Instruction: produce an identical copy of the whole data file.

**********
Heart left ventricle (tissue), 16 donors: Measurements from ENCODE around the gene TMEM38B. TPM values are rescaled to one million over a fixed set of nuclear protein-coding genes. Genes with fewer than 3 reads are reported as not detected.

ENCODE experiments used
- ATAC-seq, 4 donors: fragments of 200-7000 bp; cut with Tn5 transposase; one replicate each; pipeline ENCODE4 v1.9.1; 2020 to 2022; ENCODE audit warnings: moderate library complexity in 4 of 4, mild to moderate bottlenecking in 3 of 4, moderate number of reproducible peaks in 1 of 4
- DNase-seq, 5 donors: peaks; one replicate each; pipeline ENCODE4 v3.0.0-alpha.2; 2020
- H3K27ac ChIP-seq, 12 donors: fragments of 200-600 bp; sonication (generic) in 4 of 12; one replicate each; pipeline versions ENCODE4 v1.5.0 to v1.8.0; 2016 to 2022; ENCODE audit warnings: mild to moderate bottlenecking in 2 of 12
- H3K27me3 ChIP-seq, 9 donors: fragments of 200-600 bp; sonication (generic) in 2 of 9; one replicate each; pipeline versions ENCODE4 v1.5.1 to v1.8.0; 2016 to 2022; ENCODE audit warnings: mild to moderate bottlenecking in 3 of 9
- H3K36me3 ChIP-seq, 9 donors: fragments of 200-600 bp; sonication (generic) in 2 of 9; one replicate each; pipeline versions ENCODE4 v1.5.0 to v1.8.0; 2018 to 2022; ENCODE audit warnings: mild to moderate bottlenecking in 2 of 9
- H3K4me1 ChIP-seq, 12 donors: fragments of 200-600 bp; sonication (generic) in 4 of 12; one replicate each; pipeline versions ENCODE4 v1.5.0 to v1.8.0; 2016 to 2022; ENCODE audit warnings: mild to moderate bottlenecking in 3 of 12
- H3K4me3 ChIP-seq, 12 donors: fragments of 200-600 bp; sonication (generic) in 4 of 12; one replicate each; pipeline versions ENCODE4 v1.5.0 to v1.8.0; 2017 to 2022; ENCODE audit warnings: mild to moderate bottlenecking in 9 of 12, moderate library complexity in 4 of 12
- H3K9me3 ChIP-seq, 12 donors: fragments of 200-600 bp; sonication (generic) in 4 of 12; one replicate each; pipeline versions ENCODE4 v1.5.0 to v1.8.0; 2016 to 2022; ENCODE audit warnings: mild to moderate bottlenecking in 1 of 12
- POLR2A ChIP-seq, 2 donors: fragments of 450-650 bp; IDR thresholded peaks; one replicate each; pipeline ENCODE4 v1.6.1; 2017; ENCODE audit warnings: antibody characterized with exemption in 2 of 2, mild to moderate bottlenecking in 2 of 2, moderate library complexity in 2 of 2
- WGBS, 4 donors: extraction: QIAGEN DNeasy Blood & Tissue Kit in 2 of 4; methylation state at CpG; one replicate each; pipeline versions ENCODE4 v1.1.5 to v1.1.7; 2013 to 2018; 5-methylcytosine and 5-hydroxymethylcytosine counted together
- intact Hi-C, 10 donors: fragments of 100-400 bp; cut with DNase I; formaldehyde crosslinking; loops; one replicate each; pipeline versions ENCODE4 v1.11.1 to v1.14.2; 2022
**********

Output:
Heart left ventricle (tissue), 16 donors: Measurements from ENCODE around the gene TMEM38B. TPM values are rescaled to one million over a fixed set of nuclear protein-coding genes. Genes with fewer than 3 reads are reported as not detected.

ENCODE experiments used
- ATAC-seq, 4 donors: fragments of 200-7000 bp; cut with Tn5 transposase; one replicate each; pipeline ENCODE4 v1.9.1; 2020 to 2022; ENCODE audit warnings: moderate library complexity in 4 of 4, mild to moderate bottlenecking in 3 of 4, moderate number of reproducible peaks in 1 of 4
- DNase-seq, 5 donors: peaks; one replicate each; pipeline ENCODE4 v3.0.0-alpha.2; 2020
- H3K27ac ChIP-seq, 12 donors: fragments of 200-600 bp; sonication (generic) in 4 of 12; one replicate each; pipeline versions ENCODE4 v1.5.0 to v1.8.0; 2016 to 2022; ENCODE audit warnings: mild to moderate bottlenecking in 2 of 12
- H3K27me3 ChIP-seq, 9 donors: fragments of 200-600 bp; sonication (generic) in 2 of 9; one replicate each; pipeline versions ENCODE4 v1.5.1 to v1.8.0; 2016 to 2022; ENCODE audit warnings: mild to moderate bottlenecking in 3 of 9
- H3K36me3 ChIP-seq, 9 donors: fragments of 200-600 bp; sonication (generic) in 2 of 9; one replicate each; pipeline versions ENCODE4 v1.5.0 to v1.8.0; 2018 to 2022; ENCODE audit warnings: mild to moderate bottlenecking in 2 of 9
- H3K4me1 ChIP-seq, 12 donors: fragments of 200-600 bp; sonication (generic) in 4 of 12; one replicate each; pipeline versions ENCODE4 v1.5.0 to v1.8.0; 2016 to 2022; ENCODE audit warnings: mild to moderate bottlenecking in 3 of 12
- H3K4me3 ChIP-seq, 12 donors: fragments of 200-600 bp; sonication (generic) in 4 of 12; one replicate each; pipeline versions ENCODE4 v1.5.0 to v1.8.0; 2017 to 2022; ENCODE audit warnings: mild to moderate bottlenecking in 9 of 12, moderate library complexity in 4 of 12
- H3K9me3 ChIP-seq, 12 donors: fragments of 200-600 bp; sonication (generic) in 4 of 12; one replicate each; pipeline versions ENCODE4 v1.5.0 to v1.8.0; 2016 to 2022; ENCODE audit warnings: mild to moderate bottlenecking in 1 of 12
- POLR2A ChIP-seq, 2 donors: fragments of 450-650 bp; IDR thresholded peaks; one replicate each; pipeline ENCODE4 v1.6.1; 2017; ENCODE audit warnings: antibody characterized with exemption in 2 of 2, mild to moderate bottlenecking in 2 of 2, moderate library complexity in 2 of 2
- WGBS, 4 donors: extraction: QIAGEN DNeasy Blood & Tissue Kit in 2 of 4; methylation state at CpG; one replicate each; pipeline versions ENCODE4 v1.1.5 to v1.1.7; 2013 to 2018; 5-methylcytosine and 5-hydroxymethylcytosine counted together
- intact Hi-C, 10 donors: fragments of 100-400 bp; cut with DNase I; formaldehyde crosslinking; loops; one replicate each; pipeline versions ENCODE4 v1.11.1 to v1.14.2; 2022